Sideslip Angle (deg)
1.5
Figure 11. Accordingly, at low vehicle velocities there exist two
distinct frequencies of oscillation. Similarly to the model
without relaxation, one of these poles crosses the imaginary axis
at a critical velocity inducing instability. Note that at high
velocities, the two models converge to each other meaning that
tire relaxation does not dramatically reduce the critical velocity.
The step steer response for the oversteering vehicle,
showing the yaw rate, side slip angle, lateral acceleration, and
understeer angle is shown in Figure 12.
20
10
0
0
0.5
Time (sec)
1
1.5
Understeer Angle (deg)
With Tire Relaxation
Without Tire Relaxation
Yaw rate (deg/s/deg)
Understeer Angle/Steer (deg/deg)
2
1
0.5
0
0
0.5
Time (sec)
1
2
0
-2
-4
0
1
0.5
Time (sec)
1
W/ Relaxation
W/O Relaxation
0.5
0
-0.5
-1
0
0.5
Time (sec)
1
Figure 12. Oversteering Vehicle Response to Step Steer Input for
Increasing Velocities (Arrows)
The model with relaxation length again shows oscillation at
lower vehicle speeds, particularly on the understeer angle. The
usefulness of the understeer angle as a response is shown by
how it reveals the most dramatic differences in performance,
especially at lower vehicle speeds.
CONCLUSIONS
In this work, transient understeer performance of a vehicle
was analyzed using a frequency domain approach. The effects
of tire relaxation on transient handling performance is shown
through an analysis of an understeering and oversteering vehicle
using transfer functions and complex plane locus of the system
poles for the models. The following observations were made
from the analysis:
• Relaxation length produces larger magnitude ratios for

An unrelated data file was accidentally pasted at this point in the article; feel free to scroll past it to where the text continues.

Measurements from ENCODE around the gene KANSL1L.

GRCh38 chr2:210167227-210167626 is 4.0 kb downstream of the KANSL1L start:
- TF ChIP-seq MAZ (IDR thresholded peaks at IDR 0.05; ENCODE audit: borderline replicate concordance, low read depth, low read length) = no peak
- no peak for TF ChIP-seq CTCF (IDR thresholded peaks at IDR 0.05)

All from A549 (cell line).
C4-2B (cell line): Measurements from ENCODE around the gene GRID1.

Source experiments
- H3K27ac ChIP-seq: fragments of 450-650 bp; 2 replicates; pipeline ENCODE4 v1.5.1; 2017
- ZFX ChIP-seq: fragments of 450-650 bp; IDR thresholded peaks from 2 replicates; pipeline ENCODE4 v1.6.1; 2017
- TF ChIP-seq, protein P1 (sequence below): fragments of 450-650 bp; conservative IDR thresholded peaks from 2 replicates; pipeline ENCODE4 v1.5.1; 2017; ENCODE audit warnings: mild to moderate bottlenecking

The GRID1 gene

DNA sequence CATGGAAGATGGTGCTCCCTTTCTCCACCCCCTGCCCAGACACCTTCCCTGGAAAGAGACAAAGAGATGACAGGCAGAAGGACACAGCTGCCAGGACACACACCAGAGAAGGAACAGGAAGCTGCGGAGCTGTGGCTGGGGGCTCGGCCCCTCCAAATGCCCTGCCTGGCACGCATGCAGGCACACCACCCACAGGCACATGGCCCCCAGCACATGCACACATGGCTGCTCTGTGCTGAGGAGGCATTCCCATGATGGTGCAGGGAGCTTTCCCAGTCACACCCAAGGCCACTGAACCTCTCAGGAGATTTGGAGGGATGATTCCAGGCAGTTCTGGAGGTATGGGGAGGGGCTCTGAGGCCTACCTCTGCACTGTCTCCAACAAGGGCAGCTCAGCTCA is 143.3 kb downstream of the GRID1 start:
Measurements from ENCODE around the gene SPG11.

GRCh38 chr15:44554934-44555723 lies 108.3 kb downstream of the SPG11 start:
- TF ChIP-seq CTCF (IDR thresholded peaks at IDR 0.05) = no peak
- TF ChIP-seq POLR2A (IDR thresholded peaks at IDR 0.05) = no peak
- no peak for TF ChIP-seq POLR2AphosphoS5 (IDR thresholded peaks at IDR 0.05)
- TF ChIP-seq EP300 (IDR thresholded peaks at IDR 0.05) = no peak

the understeer angle transfer function for both vehicles.
• For increasing velocity, a locus of the poles analysis
shows that the poles of the model with tire relaxation
converge to poles of the model without relaxation. In
other words, the most dramatic effects of tire
relaxation are apparent at low velocities, where highly
oscillatory poles are introduced by tire relaxation for
both oversteering and understeering vehicles.
• Relaxation length does not significantly affect the
stability or critical velocity magnitude of the studied
7
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Copyright © 2009 by ASME
oversteering vehicle, due to the reduced effect of
relaxation at such a velocity (145 kph).
• For increasing excitation frequencies, an understeering
and oversteering vehicle converge to pure understeer
as measured by a one degree understeer angle per
degree of steering.
• As expected, the steady-state performance of a model
with and without tire relaxation are identical, i.e, in
steady-state tire relaxation has no effect on the
response of the vehicle.
It is also proposed in this paper that the understeer angle
transfer function makes for an easy to interpret parameter for
such on-center analyses.
8.
9.
10.
11.